And I know it's just a technicality that could be undone with the stroke of a pen, but a lot of Western companies' facilities in China are set up in "free zones", which are already outside of China for export purposes. We can ship from China to anywhere else in the world in a matter of days, but it takes weeks to actually ship from the factory to somewhere else in China because of all the importation paperwork that has to be completed.

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So who is the pot?

When I first read the headline, I thought China was imposing sanctions on the US, something they could easily do.

Cut off anything related to rare earths and the usual 'high tech' to a potential enemy and the US will start to hurt pretty quickly.

For the last five years the US has been trying to establish a rare earths industry but as far as I know its not there yet. Plus if the Chines take back all their scientists, US research will take a big hit.

I would love to know how many items of intellectual property the yanks have nicked since the second world war.

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Re: Bunch of idiots..

Depending on the product, up ordering from Indonesia, India, South Korea, Vietnam and South Korea would be trivial.

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The need to be seen.

The US government need to be seen to be doing something, but I doubt they'd risk a trade war with PRC. Since this is just "rumors" I suspect it's just brinksmanship.

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Does this mean ...

that the USA has seen the errors of its ways and will stop the NSA doing similar things to other countries ? I doubt it, one rule for them, one rule for everyone else.

Hypocrites.

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Anonymous Coward

love's labour lost

So first the US corporations all set up shop in CHINA to exploit cheap labour, then they find out that there is no such thing as a free meal

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Blaming China

It is not the fault of the government of China that the American government has so much high value data, and "secures" it with Windows. We might as well leave our wealth on the lawn with a sign requesting the burglars feed the cat while we're away on holiday.

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Holmes

Economic sanctions

Is there an election in the offing? Does the Democratic Party need some funding?

Watch with surprise as the sectors of the Chinese economy hit with sanctions just so happen to be sectors of the US economy that will benefit large donors to the Dems, and you can call me Susan if it isn't so.

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Anonymous Coward

Time to start making that bunker in the garden.

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Chung Kuo

Seems like David Wingrove was a time traveller, this is playing out along the lines of his epic novels.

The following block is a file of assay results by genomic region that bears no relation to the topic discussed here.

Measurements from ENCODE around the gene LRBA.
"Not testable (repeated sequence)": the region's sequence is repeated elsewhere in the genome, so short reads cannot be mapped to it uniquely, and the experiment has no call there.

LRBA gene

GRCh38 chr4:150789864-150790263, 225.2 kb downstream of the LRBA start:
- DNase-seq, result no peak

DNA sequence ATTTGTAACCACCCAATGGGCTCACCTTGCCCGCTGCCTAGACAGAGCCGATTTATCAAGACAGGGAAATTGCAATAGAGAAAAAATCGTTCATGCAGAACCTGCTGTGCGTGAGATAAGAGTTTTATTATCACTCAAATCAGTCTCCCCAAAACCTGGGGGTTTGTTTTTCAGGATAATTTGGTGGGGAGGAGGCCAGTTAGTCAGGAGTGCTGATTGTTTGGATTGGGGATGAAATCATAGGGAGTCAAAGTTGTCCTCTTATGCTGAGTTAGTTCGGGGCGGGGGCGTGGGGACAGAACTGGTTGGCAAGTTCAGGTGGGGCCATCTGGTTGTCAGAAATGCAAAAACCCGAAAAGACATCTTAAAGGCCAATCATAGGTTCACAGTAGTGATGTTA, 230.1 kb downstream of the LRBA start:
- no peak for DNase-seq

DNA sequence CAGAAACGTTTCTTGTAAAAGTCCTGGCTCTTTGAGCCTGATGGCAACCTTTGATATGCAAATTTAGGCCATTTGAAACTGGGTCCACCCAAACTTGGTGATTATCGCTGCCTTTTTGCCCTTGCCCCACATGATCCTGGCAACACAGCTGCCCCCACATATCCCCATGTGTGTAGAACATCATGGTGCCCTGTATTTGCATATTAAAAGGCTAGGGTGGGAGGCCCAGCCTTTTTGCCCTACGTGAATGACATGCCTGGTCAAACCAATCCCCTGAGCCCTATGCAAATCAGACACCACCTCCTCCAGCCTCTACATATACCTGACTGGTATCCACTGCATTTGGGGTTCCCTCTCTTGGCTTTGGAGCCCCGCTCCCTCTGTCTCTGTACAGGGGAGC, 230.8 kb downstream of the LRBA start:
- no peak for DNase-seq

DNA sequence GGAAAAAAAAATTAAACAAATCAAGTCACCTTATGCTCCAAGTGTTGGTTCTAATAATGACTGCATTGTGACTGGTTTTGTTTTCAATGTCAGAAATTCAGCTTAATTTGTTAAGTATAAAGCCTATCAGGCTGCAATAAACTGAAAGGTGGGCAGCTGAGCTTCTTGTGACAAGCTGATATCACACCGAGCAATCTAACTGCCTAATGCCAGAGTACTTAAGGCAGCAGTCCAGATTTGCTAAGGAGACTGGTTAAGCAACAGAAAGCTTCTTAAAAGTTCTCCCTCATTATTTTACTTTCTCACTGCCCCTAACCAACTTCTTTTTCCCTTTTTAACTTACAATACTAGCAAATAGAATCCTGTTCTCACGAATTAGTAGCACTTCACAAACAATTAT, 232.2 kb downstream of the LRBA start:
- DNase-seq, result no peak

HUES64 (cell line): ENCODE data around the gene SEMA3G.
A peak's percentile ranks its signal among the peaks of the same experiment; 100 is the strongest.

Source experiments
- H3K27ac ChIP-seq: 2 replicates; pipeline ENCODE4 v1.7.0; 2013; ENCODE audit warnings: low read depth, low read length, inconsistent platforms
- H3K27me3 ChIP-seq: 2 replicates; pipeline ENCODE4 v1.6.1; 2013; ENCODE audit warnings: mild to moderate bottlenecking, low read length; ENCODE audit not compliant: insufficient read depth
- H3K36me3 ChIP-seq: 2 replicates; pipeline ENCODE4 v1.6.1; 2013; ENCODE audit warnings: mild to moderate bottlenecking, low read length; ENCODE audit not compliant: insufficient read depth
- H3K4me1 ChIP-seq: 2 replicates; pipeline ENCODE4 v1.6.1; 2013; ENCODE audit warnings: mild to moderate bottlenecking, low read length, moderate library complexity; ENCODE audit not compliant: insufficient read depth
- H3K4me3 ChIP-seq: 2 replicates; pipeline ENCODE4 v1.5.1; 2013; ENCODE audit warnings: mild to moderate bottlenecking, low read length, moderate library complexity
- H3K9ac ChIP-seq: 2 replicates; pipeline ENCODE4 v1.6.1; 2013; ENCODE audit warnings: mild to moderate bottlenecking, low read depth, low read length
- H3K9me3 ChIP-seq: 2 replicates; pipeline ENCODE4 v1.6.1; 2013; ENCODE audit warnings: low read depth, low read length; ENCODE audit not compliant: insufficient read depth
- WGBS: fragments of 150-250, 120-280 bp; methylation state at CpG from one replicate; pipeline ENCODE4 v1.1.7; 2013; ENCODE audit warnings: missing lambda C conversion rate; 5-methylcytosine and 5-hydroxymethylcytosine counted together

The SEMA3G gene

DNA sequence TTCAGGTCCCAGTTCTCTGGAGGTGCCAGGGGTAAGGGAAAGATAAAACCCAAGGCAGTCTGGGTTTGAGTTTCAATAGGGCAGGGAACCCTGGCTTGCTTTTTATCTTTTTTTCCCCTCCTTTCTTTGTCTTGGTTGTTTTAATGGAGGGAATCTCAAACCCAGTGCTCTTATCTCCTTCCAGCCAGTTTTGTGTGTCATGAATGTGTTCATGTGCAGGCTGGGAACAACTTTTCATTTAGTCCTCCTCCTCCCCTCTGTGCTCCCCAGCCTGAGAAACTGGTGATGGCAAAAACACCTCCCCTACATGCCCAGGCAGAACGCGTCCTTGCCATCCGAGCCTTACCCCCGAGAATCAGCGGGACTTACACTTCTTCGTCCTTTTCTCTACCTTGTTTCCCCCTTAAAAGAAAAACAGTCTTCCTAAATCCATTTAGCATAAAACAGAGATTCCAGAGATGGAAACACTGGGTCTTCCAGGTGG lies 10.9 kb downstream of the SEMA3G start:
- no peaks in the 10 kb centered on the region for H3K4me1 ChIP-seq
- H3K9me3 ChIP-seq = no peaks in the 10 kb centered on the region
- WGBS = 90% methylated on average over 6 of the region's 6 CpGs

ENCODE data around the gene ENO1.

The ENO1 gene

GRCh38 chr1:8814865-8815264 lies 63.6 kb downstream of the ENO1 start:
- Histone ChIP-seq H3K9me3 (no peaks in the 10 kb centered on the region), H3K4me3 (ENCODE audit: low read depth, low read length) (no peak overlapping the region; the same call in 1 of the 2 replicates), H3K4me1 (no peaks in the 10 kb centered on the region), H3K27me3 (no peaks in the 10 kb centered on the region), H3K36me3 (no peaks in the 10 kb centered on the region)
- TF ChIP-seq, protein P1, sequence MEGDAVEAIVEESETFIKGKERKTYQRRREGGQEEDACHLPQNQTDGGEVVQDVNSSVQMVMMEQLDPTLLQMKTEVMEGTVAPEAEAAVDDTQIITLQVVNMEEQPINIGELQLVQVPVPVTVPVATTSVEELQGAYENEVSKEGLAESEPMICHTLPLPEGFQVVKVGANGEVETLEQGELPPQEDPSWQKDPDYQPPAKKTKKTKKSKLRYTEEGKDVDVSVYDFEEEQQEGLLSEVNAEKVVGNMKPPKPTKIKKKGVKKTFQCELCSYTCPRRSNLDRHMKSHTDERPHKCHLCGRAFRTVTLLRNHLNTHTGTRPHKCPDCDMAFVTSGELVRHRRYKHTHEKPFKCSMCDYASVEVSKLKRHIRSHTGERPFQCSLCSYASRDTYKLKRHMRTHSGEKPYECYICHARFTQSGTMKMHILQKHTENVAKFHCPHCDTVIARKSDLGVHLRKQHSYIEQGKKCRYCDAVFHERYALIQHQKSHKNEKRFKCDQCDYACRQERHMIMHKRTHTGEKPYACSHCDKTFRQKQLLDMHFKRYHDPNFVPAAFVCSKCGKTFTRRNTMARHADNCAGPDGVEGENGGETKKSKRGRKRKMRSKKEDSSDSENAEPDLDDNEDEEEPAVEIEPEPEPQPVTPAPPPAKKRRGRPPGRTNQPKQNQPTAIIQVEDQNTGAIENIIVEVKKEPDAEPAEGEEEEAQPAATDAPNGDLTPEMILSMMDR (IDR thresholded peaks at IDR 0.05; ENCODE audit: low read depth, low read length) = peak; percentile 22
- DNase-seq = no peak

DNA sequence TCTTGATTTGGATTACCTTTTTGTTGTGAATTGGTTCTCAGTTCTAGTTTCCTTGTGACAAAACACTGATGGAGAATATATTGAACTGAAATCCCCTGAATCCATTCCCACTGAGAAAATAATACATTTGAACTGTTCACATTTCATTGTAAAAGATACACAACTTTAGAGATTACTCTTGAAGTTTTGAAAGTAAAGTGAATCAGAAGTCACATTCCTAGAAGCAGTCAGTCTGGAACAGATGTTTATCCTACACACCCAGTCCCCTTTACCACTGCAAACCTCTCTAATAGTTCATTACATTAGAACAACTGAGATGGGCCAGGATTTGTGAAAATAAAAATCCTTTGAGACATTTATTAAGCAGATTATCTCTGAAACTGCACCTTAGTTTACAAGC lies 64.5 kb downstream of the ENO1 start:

Well worth a read.

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Silver badge

A lot of missed points here....

The Chinese are already losing "off-shore" manufacturing to India and more moves are on the way. Their stock market was over-valued along with the currency. The currency, for the most part, has been fixed at a certain rate for many years.

Other things at play here include the Chinese power/island grab, their increase in military spending what with buying or building ships, etc. There's ecological problems that are costing them a small fortune such as the various rivers that totally toxic. I note that after paying for one Olympic, they're after another one. The money has to come from somewhere.

OTOH, stuff I've bought from Chinese companies (not the stuff manufactured for other countries' companies) is basically crap. No quality control and in many cases, poor design. There's a reason why the Chinese populous want goods from companies outside of China.

So even without the US, or the EU for that matter, doing anything, they've hurt themselves and like the Greek problem recently, the potential is take a whole lot of other countries with them.

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Re: A lot of missed points here....

Not quite crap on the entire spectrum of products.

There are two tiers, cheap crap and good quality.

The iPhone doesn't fall apart like other Chinese cheap products do.

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Re: A lot of missed points here....

iPhone is a contract job to Apple's specs. If it weren't, the quality would be very mixed. Even Lenovo's being sold in China are better then the local brands going to local people there because Lenovo has to satisfy the rest of the world.

So yes, they can do good quality when they want to.

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Moral high ground?

I find it amusing that the U.S. is still releasing statements re China hacking when they pretty much have lost all credibility when it comes to playing fair.

Was it not the NSA that were caught backdooring Cisco ASAs sent out of the U.S., monitoring Merkel's phone, routinely data slurping from Internet services and telcos?

If China had been so publicly exposed doing the above, I wonder what would happen then. (Edit: I mean to global services, I'm aware China routinely is a bit naughty when it comes to their local comms)